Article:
The Court also reasoned that "requiring a showing of `prejudice' from defendants who seek to challenge the validity of their guilty pleas on the ground of ineffective assistance of counsel will serve the fundamental interest in the finality of 513 guilty pleas." Id. 474 U.S. at 58, 106 S.Ct. at 370. That interest is particularly compelling when considering whether to set aside a plea that is otherwise entered knowingly, whether it be a guilty plea or, as in this case, a plea of no contest:

    "`The impact is greatest when new grounds for setting aside guilty pleas are approved because the vast majority of criminal convictions result from such pleas. Moreover, the concern that unfair procedures may have resulted in the conviction of an innocent defendant is only rarely raised by a petition to set aside a guilty plea.'" Ibid. (quoting United States v. Timmreck, 441 U.S. 780, 784, 99 S. Ct. 2085, 60 L. Ed. 2d 634 (1979), quoting United States v. Smith, 440 F.2d 521, 528-29 (7th Cir 1971) (Stevens, J., dissenting)).

    We hold: In order to prevail in this case, petitioner must show by a preponderance of the evidence[7] that, had counsel informed him of the possibility of a minimum sentence, or had he otherwise been aware of it, he would not have pleaded no contest. Our holding is consistent with ORS 138.530(1)(a), which directs the court to grant post-conviction relief only when "a substantial denial" of constitutional rights occurred in the proceedings resulting in *410 petitioner's conviction, which renders the conviction void. Our holding is also consistent with Krummacher v. Gierloff, supra, and Trujillo v. Maass, 312 Or. 431, 822 P.2d 703 (1991).

    There was evidence in this case from which a factfinder could have concluded either that petitioner was prejudiced, or the contrary. Petitioner testified that he would not have pleaded no contest, had he known of the possibility of a 10-year minimum sentence. There is contrary evidence in the record, such as petitioner's testimony that the reason for his plea was to avoid a trial at which his children might learn of things that he did not want them to know, and the facts that he received substantial benefits from the plea agreement (including dismissal of four additional charges), that he was aware of the possibility of a 20-year maximum sentence, and that he did not object or comment after the prosecutor, speaking in open court in petitioner's presence, recommended a 10-year minimum to the sentencing court.

    Because the pertinent procedures extant at the time petitioner filed his post-conviction case did not clearly require him to prove prejudice, however, he had insufficient notice that he had to do so. Petitioner might have additional evidence to present on that point. If we were to remand this case to the post-conviction court to consider the issue of prejudice on the existing record, a federal due process question might arise. Accordingly, we remand the case to the post-conviction court for further proceedings wherein petitioner may present any additional evidence on the issue of prejudice, after which the post-conviction court shall make its decision.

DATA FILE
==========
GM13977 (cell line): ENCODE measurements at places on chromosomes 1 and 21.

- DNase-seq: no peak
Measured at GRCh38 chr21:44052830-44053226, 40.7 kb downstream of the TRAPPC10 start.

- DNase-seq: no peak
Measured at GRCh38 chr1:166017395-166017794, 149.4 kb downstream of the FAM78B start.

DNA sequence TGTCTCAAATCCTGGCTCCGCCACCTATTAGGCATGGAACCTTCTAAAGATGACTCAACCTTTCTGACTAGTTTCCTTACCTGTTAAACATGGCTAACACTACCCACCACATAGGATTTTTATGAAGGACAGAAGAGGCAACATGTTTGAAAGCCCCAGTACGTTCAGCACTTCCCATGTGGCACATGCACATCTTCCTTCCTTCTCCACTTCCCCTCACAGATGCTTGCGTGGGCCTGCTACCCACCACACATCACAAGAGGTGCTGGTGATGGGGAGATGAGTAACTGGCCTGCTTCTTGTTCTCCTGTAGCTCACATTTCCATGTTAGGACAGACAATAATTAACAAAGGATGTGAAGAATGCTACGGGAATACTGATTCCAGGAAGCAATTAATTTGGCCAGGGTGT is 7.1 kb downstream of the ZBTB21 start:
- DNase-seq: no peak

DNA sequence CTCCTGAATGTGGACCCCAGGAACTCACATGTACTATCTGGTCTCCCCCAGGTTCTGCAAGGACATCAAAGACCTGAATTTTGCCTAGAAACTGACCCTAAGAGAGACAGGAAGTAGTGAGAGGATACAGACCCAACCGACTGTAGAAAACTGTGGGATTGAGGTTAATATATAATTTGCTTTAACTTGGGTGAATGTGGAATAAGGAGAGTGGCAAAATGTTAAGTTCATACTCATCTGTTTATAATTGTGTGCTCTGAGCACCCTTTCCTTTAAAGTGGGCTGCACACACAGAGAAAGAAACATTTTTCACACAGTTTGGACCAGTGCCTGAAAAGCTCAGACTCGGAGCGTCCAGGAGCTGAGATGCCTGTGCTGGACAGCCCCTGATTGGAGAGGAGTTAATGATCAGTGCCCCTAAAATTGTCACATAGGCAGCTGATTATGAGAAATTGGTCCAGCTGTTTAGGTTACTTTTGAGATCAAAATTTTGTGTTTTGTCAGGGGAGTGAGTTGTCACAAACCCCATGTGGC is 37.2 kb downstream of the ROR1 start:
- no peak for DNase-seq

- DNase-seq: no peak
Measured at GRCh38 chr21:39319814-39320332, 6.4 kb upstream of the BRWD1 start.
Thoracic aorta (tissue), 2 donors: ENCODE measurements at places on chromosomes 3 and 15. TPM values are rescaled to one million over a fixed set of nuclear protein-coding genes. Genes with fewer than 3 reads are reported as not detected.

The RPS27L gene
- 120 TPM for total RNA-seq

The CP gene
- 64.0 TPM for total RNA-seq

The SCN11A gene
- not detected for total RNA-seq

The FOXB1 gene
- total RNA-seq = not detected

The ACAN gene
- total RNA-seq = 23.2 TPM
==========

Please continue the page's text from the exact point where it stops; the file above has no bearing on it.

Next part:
The decision of the Court of Appeals is affirmed on different grounds. The judgment of the circuit court is reversed, and the case is remanded to the circuit court for further proceedings.

    NOTES

    [1] ORS 163.405 provides in part:

    "(1) A person who engages in deviate sexual intercourse with another person or causes another to engage in deviate sexual intercourse commits the crime of sodomy in the first degree if:

    "* * * * *

    "(c) The victim is under 16 years of age and is the actor's brother or sister, of the whole or half blood, the son or daughter of the actor or the son or daughter of the actor's spouse * * *."

    [2] ORS 144.110(1) provides:

    "In any felony case, the court may impose a minimum term of imprisonment of up to one-half of the sentence it imposes."

    Felons sentenced under this statute are not eligible for release on parole until they have served the minimum term, unless a majority of the Board of Parole votes for earlier release. ORS 144.110(2)(a).

    [3] Article I, section 11, of the Oregon Constitution, provides in part:

    "In all criminal prosecutions, the accused shall have the right * * * to be heard by himself and counsel * * *."

    [4] Petitioner also contended that the trial court was required under both the state and federal constitutions to advise him of the possibility of a minimum sentence under ORS 144.110. The Court of Appeals rejected the argument, and petitioner did not seek review of that holding in this court.

    [5] ORS 138.550(2) provides in part:

    "[N]o ground for relief may asserted by petitioner in a petition for relief under ORS 138.510 to 138.680 unless such ground was not asserted and could not reasonably have been asserted in the direct appellate review proceeding. If petitioner was not represented by counsel in the direct appellate review proceeding, due to lack of funds to retain such counsel and the failure of the court to appoint counsel for that proceeding, any ground for relief under ORS 138.510 to 138.680 which was not specifically decided by the appellate court may be asserted in the first petition for relief under ORS 138.510 to 138.680, unless otherwise provided in this section."

    [6] Appellate review in post-conviction cases is limited to questions of law. ORS 138.650; ORS 138.220. See Hartzog v. Keeney, 304 Or. 57, 61, 742 P.2d 600 (1987) ("Neither the Court of Appeals nor this court can try questions of fact on appeal in a post-conviction proceeding.").

    [7] ORS 138.620(2) provides in part:

    "The burden of proof of facts alleged in the petition shall be upon the petitioner to establish such facts by a preponderance of the evidence."

Document Info

DocketNumber: CC 87C-11030 CA A61667 SC S37764

Citation Numbers: 312 Or. 503, 824 P.2d 404

Judges: Graber

Filed Date: 12/19/1991

Precedential Status: Precedential

Modified Date: 3/3/2016